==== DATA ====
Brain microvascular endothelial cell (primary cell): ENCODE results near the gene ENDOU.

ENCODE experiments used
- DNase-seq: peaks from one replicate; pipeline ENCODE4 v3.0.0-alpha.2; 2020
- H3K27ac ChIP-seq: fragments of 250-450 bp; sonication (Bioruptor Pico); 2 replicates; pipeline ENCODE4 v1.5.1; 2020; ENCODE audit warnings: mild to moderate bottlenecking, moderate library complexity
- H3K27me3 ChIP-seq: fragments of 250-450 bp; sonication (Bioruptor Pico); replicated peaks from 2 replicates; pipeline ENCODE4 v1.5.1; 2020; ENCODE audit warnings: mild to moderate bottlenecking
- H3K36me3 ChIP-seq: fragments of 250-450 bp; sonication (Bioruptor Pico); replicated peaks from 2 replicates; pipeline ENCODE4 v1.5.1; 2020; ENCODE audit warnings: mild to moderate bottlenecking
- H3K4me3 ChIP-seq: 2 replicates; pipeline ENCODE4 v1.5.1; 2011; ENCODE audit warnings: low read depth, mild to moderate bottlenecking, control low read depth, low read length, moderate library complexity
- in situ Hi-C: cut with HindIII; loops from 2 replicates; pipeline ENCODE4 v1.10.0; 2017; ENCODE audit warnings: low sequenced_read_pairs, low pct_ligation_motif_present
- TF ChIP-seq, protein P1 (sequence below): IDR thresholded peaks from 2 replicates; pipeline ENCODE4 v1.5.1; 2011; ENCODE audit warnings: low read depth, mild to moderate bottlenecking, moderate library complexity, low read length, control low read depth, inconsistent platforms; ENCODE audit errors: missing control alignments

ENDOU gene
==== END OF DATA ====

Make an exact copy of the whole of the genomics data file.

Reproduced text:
Brain microvascular endothelial cell (primary cell): ENCODE results near the gene ENDOU.

ENCODE experiments used
- DNase-seq: peaks from one replicate; pipeline ENCODE4 v3.0.0-alpha.2; 2020
- H3K27ac ChIP-seq: fragments of 250-450 bp; sonication (Bioruptor Pico); 2 replicates; pipeline ENCODE4 v1.5.1; 2020; ENCODE audit warnings: mild to moderate bottlenecking, moderate library complexity
- H3K27me3 ChIP-seq: fragments of 250-450 bp; sonication (Bioruptor Pico); replicated peaks from 2 replicates; pipeline ENCODE4 v1.5.1; 2020; ENCODE audit warnings: mild to moderate bottlenecking
- H3K36me3 ChIP-seq: fragments of 250-450 bp; sonication (Bioruptor Pico); replicated peaks from 2 replicates; pipeline ENCODE4 v1.5.1; 2020; ENCODE audit warnings: mild to moderate bottlenecking
- H3K4me3 ChIP-seq: 2 replicates; pipeline ENCODE4 v1.5.1; 2011; ENCODE audit warnings: low read depth, mild to moderate bottlenecking, control low read depth, low read length, moderate library complexity
- in situ Hi-C: cut with HindIII; loops from 2 replicates; pipeline ENCODE4 v1.10.0; 2017; ENCODE audit warnings: low sequenced_read_pairs, low pct_ligation_motif_present
- TF ChIP-seq, protein P1 (sequence below): IDR thresholded peaks from 2 replicates; pipeline ENCODE4 v1.5.1; 2011; ENCODE audit warnings: low read depth, mild to moderate bottlenecking, moderate library complexity, low read length, control low read depth, inconsistent platforms; ENCODE audit errors: missing control alignments

ENDOU gene